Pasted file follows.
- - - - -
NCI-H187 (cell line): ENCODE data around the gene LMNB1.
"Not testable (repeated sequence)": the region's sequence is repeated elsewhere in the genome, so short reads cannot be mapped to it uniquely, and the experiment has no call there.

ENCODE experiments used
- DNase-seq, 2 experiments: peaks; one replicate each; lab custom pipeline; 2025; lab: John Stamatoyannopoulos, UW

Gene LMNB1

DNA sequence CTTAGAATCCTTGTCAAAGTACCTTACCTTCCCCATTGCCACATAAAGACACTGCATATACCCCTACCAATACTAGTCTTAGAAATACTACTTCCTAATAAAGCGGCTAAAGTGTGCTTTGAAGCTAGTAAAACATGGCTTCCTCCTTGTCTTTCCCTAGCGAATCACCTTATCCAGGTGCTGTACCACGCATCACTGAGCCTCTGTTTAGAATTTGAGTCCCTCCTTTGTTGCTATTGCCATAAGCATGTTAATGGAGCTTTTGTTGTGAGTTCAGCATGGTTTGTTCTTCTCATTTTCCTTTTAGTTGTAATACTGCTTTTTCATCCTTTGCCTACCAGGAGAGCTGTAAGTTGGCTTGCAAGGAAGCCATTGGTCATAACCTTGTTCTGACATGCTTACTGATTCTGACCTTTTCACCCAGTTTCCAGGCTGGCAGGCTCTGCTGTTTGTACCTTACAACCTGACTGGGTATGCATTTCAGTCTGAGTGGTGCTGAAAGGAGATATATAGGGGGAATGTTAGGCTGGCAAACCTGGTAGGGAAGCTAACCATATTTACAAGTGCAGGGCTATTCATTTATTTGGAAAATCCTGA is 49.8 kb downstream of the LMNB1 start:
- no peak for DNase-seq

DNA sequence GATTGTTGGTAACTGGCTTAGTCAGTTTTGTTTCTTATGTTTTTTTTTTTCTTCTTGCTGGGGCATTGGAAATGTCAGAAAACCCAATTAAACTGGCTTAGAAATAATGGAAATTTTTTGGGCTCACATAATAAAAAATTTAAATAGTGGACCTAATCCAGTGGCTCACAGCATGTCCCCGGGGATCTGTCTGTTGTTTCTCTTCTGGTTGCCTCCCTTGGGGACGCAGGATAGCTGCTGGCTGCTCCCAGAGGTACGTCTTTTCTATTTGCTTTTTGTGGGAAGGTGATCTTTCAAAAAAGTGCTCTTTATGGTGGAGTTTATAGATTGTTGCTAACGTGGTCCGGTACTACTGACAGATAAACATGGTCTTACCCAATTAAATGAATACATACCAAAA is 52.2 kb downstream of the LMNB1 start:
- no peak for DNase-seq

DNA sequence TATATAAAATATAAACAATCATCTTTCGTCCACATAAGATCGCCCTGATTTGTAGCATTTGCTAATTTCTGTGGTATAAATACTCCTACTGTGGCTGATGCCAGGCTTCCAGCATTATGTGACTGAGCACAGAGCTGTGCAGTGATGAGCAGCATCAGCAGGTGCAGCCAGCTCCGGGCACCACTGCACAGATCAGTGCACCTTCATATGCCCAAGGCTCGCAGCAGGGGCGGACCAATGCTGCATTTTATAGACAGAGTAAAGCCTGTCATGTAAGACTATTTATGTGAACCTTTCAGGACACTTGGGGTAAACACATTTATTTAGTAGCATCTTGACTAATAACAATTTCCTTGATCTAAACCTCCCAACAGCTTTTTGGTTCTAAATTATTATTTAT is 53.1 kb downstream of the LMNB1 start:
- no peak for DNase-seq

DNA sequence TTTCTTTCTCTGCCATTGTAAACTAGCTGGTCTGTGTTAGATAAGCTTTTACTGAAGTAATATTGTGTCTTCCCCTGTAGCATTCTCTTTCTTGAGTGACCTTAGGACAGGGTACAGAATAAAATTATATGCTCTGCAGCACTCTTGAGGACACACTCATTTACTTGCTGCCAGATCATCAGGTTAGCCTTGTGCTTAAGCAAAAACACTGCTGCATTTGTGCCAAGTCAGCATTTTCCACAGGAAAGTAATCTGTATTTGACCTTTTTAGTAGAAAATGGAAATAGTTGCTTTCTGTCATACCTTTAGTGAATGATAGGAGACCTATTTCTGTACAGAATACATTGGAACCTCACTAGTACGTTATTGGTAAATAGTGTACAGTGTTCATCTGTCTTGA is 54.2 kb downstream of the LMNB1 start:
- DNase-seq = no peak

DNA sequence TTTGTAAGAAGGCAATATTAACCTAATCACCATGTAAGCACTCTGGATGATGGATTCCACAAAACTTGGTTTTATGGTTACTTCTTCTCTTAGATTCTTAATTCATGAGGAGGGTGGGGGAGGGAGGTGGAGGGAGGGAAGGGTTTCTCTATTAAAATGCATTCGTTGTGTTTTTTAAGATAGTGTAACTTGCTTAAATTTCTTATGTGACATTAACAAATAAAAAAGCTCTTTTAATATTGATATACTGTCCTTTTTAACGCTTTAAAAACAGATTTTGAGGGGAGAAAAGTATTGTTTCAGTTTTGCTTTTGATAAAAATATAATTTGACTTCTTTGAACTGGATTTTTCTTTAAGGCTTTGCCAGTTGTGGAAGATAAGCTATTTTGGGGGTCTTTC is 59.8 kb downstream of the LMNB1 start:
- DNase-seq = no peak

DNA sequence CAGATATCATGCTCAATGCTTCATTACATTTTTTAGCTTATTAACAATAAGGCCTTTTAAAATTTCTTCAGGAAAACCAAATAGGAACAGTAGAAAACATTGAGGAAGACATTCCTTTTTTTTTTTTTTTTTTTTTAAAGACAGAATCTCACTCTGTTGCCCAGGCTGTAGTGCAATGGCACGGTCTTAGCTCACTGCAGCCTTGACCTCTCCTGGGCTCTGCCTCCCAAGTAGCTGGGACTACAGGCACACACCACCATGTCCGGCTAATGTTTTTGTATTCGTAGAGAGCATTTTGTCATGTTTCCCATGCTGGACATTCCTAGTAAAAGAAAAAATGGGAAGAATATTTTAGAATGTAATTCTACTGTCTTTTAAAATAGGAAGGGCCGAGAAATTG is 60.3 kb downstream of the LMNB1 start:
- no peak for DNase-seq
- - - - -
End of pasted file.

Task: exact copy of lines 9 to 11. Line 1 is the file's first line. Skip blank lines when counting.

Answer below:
- no peak for DNase-seq

DNA sequence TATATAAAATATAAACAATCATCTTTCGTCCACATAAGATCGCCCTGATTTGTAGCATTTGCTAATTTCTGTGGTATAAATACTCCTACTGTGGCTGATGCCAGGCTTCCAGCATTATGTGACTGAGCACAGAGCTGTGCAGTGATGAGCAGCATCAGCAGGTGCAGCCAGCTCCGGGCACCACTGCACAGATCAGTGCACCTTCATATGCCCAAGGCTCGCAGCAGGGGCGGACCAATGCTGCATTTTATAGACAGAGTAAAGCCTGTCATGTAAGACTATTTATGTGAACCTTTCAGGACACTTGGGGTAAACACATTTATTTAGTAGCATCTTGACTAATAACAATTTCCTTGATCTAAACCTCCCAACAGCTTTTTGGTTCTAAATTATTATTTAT is 53.1 kb downstream of the LMNB1 start:
- no peak for DNase-seq